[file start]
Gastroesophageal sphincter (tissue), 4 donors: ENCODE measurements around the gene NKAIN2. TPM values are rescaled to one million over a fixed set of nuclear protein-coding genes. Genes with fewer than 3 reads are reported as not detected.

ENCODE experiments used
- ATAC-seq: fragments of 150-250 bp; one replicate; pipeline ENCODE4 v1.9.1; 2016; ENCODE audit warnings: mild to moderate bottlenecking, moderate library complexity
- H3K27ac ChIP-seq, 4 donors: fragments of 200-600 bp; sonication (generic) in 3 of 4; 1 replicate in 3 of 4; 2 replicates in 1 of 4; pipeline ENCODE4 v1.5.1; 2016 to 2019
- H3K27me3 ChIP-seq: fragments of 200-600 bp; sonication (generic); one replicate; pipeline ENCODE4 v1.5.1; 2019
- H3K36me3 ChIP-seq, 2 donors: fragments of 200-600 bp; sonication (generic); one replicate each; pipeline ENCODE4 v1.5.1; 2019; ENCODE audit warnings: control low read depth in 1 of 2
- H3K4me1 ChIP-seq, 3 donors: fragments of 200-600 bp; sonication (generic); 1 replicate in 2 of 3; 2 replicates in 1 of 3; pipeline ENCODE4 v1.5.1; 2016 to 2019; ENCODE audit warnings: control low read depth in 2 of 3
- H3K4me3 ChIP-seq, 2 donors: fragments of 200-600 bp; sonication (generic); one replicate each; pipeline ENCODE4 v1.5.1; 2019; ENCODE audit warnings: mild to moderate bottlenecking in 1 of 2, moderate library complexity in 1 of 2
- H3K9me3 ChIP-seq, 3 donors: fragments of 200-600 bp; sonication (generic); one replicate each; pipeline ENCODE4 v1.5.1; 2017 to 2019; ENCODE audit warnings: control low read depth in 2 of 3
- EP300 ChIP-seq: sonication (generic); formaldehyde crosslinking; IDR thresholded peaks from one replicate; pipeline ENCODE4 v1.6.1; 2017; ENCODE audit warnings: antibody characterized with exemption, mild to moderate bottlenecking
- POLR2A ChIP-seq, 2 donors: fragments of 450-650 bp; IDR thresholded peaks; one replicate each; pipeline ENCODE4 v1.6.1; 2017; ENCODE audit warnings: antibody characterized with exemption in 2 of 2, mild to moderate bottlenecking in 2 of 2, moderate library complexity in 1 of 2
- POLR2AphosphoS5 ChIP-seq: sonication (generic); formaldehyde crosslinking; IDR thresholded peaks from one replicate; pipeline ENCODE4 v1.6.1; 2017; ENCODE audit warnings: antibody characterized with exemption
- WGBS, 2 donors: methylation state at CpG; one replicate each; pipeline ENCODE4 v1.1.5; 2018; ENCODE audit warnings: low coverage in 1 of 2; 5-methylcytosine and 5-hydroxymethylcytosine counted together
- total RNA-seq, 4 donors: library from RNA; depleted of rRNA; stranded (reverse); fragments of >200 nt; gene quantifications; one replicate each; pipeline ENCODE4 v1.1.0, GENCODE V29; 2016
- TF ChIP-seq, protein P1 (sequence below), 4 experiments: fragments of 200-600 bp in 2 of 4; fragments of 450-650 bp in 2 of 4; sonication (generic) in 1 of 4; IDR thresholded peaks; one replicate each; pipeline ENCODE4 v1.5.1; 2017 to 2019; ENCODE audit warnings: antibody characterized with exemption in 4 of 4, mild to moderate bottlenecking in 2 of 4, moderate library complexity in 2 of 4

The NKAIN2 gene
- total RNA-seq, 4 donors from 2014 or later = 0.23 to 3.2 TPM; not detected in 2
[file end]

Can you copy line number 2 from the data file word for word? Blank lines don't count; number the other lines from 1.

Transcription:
ENCODE experiments used